Given enormous challenges faced by South African children1, it is best practice for the media to give prominence to Child Protection Week as well as other campaigns that promote the protection of children. Child Protection Week usually presents an opportunity for many media outlets to put an effort into highlighting children’s issues. In this regard, The Star should be commended for raising awareness about how government officials deprive children of the protection they so richly deserve by publishing an outstanding opinion piece titled “Officials fail children, again and again” (05/06/ 2014) by Carmel Rickard. This article was selected as a GLAD2.
The article in question focused on an aspect of child protection that is vital but seldom covered or in most cases sensationalised3 in the media. It highlighted the failure of the South African justice system to effectively implement the Maintenance Act. According to Section 15 of the Maintenance Act (1998) a child must be supported or maintained by parents or grandparents and maintenance order can be made to compel them to do so; failure to do so is supposedly meant to have harsh consequences’.
In the piece, Carmel Rickard told a story of a woman who had struggled for many years to get her former husband to consistently pay maintenance for their children. She demonstrated how the justice system on several occasions negligently and unlawfully failed to take appropriate steps to enforce the payment of arrears in maintenance accumulated over a period of three years and instead took the decision to write-off amounts owed to the victim by her former husband. This begs the question, how is the Maintenance Act implemented and who does it actually benefit, if there are no real consequences for those who fail to pay maintenance. Rickard managed to simplify what seems to be a complex issue and provided an understanding to readers who might be suffering from these injustices.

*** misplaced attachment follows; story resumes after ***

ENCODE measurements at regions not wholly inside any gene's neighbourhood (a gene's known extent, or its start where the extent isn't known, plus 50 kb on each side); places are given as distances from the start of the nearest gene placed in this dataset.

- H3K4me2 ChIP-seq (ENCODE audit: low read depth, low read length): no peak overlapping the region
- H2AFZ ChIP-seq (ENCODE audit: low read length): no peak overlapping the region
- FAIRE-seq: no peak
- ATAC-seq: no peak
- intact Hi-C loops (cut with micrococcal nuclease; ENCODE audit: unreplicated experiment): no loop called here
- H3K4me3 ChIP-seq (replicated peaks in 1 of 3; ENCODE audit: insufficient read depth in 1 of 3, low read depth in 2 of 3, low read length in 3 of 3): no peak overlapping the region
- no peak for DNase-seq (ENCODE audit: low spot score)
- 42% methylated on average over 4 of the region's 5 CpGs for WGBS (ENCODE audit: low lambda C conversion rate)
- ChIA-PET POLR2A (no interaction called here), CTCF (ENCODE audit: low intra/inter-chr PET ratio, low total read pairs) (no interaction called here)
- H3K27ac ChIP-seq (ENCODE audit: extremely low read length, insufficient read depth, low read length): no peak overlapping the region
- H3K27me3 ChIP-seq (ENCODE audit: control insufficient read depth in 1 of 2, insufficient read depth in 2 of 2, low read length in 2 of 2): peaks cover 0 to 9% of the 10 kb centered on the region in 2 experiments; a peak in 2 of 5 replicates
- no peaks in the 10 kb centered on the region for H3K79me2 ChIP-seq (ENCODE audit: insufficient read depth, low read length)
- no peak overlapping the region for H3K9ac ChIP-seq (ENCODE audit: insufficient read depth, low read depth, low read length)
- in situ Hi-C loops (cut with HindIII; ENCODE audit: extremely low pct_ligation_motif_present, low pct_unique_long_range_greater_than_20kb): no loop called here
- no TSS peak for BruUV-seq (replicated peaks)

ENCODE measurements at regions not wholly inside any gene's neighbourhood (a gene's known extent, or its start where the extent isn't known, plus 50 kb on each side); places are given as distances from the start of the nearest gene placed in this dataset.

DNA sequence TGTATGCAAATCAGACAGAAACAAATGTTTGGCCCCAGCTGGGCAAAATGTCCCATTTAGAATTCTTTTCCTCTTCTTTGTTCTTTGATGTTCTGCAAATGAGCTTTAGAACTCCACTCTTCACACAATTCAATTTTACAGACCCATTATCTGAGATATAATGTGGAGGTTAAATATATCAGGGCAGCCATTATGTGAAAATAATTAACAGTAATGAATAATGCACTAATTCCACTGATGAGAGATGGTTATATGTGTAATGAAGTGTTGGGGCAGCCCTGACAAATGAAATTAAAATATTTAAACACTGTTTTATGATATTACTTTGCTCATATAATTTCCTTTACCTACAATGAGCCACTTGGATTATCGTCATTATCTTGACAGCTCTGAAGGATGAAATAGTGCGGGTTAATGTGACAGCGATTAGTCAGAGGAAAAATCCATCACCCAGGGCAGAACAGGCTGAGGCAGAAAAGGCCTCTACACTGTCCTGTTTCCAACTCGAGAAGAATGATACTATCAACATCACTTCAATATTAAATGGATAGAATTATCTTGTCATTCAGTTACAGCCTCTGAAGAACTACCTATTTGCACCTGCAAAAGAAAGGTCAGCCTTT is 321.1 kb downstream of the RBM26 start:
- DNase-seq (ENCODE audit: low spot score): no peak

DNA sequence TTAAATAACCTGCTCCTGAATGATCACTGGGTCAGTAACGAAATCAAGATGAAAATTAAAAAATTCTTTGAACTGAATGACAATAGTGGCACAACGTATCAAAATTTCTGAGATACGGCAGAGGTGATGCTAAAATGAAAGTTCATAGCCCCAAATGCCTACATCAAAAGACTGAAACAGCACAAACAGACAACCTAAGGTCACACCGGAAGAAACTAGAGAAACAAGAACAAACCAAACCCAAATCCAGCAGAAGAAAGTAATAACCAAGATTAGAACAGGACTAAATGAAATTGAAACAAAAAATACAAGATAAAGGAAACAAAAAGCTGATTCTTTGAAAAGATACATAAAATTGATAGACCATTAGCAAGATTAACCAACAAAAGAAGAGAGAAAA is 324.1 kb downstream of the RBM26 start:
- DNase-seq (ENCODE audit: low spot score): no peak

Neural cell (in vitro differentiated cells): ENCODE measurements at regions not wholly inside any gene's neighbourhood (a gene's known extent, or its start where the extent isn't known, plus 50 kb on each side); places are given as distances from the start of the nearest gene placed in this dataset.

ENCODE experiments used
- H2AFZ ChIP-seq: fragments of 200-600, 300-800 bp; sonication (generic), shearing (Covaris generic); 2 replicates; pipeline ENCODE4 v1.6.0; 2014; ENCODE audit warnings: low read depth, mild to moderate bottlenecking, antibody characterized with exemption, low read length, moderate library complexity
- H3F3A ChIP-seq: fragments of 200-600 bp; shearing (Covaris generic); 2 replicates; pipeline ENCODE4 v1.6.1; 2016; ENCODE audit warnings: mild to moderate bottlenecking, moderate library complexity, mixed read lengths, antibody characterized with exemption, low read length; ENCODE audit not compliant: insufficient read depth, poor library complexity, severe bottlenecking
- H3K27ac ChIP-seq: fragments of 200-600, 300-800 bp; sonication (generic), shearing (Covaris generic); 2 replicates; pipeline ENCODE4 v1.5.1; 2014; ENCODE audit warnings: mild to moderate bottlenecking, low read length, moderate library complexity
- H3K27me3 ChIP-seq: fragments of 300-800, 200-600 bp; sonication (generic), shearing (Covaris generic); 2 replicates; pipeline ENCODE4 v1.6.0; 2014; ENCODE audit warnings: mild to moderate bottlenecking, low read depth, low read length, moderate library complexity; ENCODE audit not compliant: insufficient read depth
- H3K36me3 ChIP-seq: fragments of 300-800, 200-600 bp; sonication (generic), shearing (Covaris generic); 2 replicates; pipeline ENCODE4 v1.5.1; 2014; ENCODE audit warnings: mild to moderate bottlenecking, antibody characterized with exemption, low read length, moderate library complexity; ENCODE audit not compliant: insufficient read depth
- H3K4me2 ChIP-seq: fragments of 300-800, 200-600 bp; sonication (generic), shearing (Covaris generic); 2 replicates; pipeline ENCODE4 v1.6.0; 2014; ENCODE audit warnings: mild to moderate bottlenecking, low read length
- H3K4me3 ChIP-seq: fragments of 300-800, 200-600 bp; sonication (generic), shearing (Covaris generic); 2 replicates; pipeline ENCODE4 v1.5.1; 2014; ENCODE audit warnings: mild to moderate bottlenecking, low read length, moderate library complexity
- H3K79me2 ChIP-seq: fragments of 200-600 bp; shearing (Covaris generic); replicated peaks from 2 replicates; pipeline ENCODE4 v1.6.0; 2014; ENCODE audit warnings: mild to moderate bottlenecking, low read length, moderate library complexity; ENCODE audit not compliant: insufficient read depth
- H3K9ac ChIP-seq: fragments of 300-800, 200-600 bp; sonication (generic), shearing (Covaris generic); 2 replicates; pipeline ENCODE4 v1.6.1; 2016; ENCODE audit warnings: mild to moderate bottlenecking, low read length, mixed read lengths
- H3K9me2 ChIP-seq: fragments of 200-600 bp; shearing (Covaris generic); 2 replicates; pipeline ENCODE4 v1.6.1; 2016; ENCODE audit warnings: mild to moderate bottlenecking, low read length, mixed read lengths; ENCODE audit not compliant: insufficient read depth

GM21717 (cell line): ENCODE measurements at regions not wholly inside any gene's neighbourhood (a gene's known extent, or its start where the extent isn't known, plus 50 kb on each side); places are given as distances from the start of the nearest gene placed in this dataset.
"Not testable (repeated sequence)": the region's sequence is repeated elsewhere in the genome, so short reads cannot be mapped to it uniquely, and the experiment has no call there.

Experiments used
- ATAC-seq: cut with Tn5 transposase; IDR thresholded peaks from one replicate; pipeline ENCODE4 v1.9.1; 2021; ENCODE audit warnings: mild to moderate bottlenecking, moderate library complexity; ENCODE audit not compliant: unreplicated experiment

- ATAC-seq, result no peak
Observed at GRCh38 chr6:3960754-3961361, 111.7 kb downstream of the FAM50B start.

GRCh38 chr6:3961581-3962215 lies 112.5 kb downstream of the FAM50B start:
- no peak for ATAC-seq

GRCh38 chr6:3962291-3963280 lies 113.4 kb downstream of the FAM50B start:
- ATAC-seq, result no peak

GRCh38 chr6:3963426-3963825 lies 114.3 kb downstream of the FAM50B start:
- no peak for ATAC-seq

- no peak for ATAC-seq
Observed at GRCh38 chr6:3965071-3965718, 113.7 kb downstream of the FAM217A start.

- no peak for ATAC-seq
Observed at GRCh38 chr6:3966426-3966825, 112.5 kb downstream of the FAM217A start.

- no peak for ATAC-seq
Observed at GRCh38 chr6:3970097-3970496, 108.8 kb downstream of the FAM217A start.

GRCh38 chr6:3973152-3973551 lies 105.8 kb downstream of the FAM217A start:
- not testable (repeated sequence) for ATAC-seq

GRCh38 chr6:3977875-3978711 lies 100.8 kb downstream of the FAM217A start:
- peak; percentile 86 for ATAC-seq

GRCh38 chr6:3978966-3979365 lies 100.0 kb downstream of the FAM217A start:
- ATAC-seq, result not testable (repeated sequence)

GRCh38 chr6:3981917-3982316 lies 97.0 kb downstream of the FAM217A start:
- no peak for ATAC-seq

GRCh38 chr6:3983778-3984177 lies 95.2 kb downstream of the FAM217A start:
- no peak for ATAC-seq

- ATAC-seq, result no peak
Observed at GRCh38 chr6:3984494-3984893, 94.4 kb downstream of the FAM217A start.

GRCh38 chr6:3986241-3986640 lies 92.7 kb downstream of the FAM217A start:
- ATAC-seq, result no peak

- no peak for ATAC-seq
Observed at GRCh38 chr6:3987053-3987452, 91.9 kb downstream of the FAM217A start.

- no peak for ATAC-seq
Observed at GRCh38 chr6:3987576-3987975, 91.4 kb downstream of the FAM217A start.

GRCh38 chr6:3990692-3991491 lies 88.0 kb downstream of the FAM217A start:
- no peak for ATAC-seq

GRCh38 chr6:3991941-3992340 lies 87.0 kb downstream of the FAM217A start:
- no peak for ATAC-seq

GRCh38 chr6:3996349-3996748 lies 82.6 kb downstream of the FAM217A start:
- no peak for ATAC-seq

The article also indirectly held those in power accountable by exposing their inability to protect and promote children’s rights as entrenched in our Constitution. She also showed that children and their rights can be compromised by those who are entrusted with the task of safeguarding them.
This opinion piece showed that despite Child Protection Week being an important time in our country to reflect on the safety, well-being, care and protection of children; a lot still needs to be done to ensure that the best interest of the child are paramount in all situations. We hope to see more articles that report on similar issues even beyond Child protection Week.
1. Child Gauge does extensive research on the conditions that children in South Africa live in, on a yearly basis. To see which challenges are faced by South African children click here↩
2. On a weekly basis, MMA highlights cases of good practice, where the media has promoted the rights and welfare of children, otherwise referred to as “GLADs”, as well as instances where the rights and welfare of children have been compromised through irresponsible media coverage, referred to as “MADs”↩
3. Media Monitoring Africa has written many comments about the quality of reporting on Maintenance cases. For example see: https://www.mediamonitoringafrica.org/index.php/resources/entry/maintenance_reporting_by_sowetan_violates_childrens_rights_to_dignity_and_p/↩